Codependency is usually associated with the term “enabling”. Enabling is doing something for someone that they can or should be doing for themselves. It is taking responsibility for others. I often hear people say “I like helping others”, “It makes me feel good”, “I am a good person”. Many people derive their sense of self esteem through doing things for other people.
Oftentimes we will find ourselves in relationships where the other is dependent on us. They rely on us for driving them to places, handling their finances, paying their bills, completing tasks that are clearly their responsibility, not ours. We seem to attract this type of person who is needy and who requires a lot from others.
Rather than focusing on the other person, it is best to examine “Self”. Ask yourself, “what is it about me that always draws me into this kind of relationship” , “what is the reason I continue to put myself in this type of relationship”, “what am I gaining from this relationship?”
It has more to do with you than it does with the needy person in your life. You probably feel responsible for making another person or people happy, feel guilty for not helping them and find it impossible to say no, but unaware of your own motivating thoughts and feelings for being in this relationship.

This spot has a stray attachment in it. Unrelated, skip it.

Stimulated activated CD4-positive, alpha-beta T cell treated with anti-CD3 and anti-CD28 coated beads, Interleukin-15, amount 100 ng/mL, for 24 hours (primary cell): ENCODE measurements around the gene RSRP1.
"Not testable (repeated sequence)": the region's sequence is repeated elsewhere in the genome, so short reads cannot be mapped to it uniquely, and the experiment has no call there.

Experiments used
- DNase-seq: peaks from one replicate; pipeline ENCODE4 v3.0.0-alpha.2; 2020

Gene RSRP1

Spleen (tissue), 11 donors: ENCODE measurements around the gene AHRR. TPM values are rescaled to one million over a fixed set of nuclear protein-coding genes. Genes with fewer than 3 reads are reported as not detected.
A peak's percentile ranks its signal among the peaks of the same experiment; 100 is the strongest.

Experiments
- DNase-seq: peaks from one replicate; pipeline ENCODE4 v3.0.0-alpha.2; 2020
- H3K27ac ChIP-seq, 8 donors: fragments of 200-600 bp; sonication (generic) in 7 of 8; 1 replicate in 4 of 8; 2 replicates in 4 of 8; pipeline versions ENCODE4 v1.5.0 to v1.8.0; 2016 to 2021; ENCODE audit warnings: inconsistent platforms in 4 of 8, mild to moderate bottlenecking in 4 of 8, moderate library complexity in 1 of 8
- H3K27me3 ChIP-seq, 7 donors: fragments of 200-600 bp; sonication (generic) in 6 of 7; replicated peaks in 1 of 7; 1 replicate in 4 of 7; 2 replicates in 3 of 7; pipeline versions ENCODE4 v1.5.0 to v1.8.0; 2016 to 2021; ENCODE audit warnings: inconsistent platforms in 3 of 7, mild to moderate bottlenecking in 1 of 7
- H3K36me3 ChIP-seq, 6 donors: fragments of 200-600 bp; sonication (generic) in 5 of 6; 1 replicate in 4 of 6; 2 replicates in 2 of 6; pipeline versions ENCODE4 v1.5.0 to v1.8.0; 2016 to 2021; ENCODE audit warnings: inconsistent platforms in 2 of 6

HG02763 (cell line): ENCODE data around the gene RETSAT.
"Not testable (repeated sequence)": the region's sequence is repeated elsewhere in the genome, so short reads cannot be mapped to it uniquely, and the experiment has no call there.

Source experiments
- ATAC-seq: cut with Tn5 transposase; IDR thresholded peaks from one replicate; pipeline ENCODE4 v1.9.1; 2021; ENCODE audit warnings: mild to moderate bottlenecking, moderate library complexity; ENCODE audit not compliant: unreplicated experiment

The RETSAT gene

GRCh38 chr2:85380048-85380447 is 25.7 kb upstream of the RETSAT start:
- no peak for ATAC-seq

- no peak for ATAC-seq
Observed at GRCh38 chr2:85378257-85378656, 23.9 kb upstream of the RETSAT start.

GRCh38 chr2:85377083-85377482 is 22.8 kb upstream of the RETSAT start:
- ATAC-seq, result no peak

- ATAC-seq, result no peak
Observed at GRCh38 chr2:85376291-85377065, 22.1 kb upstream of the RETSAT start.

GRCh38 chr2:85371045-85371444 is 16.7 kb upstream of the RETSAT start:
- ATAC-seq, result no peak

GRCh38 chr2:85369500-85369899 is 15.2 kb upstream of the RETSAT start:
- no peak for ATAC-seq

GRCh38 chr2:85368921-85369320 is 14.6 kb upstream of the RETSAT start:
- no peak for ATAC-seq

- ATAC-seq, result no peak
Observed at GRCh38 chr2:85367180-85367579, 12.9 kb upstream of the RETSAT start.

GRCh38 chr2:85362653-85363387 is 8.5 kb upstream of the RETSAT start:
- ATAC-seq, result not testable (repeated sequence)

Is this your way of seeking approval? Do you also need this relationship for validation? When we understand our part in a negative situation and do what we need to do, we can change the situation, or at least change ourselves. Even when a situation is someone else’s fault, we always play a part in that.
The attraction to the co-dependent relationship is a perfect match and reciprocal. The dependent is looking for someone to take care of them, and the other feels responsible and a need to be the caretaker. This type of relationship only works for some time. Sooner or later, resentment and anger begin to take over and the relationship ends poorly.
The healthiest way we can interact with those close to us is by being truly inter-dependent. This is where two people are involved with each other, however, do not sacrifice themselves nor compromise their values in order to maintain the relationship.
At The Hellenic Therapy Center, 567 Park Avenue, Scotch Plains NJ, we have a team of licensed professionals who can assist you with setting clear boundaries in your relationships. We are available day, evening and weekend hours. Visit us at www.hellenictherapy.com or call 908-322-0112
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